Distributed denial-of-service study finds increase in attack quantity and severity, while most attacks continue to originate from China.
The average bandwidth seen in distributed denial-of-service (DDoS) attacks has recently increased by a factor of seven, jumping from 6 Gbps to 48 Gbps. Furthermore, 10% of DDoS attacks now exceed 60 Gbps.
Those findings come from a new report released Wednesday by DDoS mitigation service provider Prolexic Technologies, which saw across-the-board increases in DDoS attack metrics involving the company’s customers.
“Average packet-per-second rate and average bit rate spiked in the first quarter and both are growing at a fast clip,” said Prolexic president Stuart Scholly in a statement. “When you have average — not peak — rates in excess of 45 Gbps and 30 million packets per second, even the largest enterprises, carriers and, quite frankly, most mitigation providers, are going to face significant challenges.”
In the first three months of 2013, 77% of DDoS attacks targeted bandwidth capacity and routing infrastructure, while 23% were application-level attacks that didn’t overwhelm targeted networks through packet quantity, but rather by disrupting critical applications or processes running on a server.
The report also found that between the fourth quarter of 2012 and the first quarter of 2013, the total number of attacks increased marginally — by only 2% — while attack duration increased by 7%, from 32.2 hours to 34.5 hours. But the greatest number of DDoS attacks continue to be launched from China, although the volume of such attacks has recently declined. While 55% of all attacks came from China at the end of last year, by March 2013 that had dropped to 41%, followed by the United States (22%), Germany (11%), Iran (6%) and India (5%).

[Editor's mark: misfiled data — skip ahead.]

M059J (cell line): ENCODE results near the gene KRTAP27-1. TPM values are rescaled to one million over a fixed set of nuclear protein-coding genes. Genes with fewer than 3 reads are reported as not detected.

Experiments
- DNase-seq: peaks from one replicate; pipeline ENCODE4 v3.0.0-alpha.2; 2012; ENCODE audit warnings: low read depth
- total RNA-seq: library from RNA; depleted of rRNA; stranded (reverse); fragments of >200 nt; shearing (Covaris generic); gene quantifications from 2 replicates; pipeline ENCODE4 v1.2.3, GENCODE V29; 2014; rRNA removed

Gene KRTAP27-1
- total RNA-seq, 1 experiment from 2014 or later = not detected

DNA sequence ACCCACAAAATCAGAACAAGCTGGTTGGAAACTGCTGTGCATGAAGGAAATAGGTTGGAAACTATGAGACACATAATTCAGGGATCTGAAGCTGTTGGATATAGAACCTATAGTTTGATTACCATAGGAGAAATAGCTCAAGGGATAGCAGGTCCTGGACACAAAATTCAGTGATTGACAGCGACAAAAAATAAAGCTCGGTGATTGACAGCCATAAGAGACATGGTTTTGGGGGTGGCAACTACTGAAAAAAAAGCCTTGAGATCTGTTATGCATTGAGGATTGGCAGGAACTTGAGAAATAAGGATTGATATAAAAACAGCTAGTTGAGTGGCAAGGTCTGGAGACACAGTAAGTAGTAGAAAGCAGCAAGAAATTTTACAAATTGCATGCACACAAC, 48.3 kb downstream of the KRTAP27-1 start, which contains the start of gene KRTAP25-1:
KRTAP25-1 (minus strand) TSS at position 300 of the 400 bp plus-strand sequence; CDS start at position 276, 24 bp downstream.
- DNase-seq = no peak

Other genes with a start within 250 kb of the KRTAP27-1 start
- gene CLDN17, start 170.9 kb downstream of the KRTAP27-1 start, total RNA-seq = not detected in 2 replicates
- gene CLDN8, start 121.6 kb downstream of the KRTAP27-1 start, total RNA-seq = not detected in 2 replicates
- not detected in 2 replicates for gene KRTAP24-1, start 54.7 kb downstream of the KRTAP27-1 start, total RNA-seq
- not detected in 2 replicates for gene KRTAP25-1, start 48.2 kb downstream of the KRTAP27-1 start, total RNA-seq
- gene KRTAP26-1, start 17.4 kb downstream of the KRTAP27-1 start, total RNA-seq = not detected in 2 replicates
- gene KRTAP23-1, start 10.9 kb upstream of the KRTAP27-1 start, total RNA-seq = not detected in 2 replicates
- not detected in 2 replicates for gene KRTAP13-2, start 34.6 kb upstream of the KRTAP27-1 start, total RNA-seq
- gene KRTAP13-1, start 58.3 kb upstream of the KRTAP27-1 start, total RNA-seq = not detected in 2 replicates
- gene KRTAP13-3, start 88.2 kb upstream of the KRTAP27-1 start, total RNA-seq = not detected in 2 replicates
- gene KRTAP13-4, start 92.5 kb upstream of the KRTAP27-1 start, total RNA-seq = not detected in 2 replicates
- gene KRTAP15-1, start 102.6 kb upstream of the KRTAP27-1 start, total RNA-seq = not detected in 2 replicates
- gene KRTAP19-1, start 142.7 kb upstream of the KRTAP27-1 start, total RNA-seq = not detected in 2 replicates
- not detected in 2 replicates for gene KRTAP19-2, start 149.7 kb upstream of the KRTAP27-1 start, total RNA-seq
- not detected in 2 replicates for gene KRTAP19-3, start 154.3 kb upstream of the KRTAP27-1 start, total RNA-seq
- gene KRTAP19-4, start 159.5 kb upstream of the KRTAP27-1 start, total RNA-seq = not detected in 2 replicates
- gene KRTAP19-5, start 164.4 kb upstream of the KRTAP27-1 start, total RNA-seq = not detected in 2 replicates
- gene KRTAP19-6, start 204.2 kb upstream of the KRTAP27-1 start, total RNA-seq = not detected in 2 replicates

The source of attacks doesn’t mean that a country’s government or even criminal gangs are directly responsible for launching DDoS campaigns. For example, the Operation Ababil bank disruption campaign being run by al-Qassam Cyber Fighters relies in part on hacking into vulnerable WordPress servers and installing such DDoS toolkits as “itsoknoproblembro” — aka Brobot. Attackers then use command-and-control servers to issue attack instructions to the toolkits, thus transforming legitimate websites into DDoS launch platforms.
Given that situation, it’s no surprise that China, the United States and Germany — which all sport a relatively large Internet infrastructure — are also tops for DDoS attack origin. But Prolexic’s report said it’s odd that Iran, which has a very small Internet architecture by comparison, should be the source of so many attacks. “This is very interesting because Iran enforces strict browsing policies similar to Cuba and North Korea,” according to Prolexic’s report.
As DDoS attack sizes increase, so do fears of an Armageddon scenario, in which the attack not only disrupts a targeted site, but every site or service provider in between. According to Prolexic’s report, the largest single attack it’s mitigated to date occurred in March, when an “enterprise customer” was hit with an attack that peaked at 130 Gbps. While that wasn’t equal to the 300 Gbps attack experienced by Spamhaus, it still represents well more than most businesses can handle, unless they work with their service provider or third parties to build a better DDoS mitigation defense.
On that front, some businesses tap dedicated DDoS mitigation services from the likes of Arbor Networks, CloudFlare, Prolexic and Verisign.
“There are a number of DDoS mitigation technologies out there, and we see organizations that are deploying the technologies in their own infrastructure and in their own environments,” as well as working with service providers, said Chris Novak, managing principal of the RISK Team at Verizon Enterprise Solutions, speaking recently by phone.
“Like so many things in the security space, the layered approach is the most effective for most organizations,” he said.
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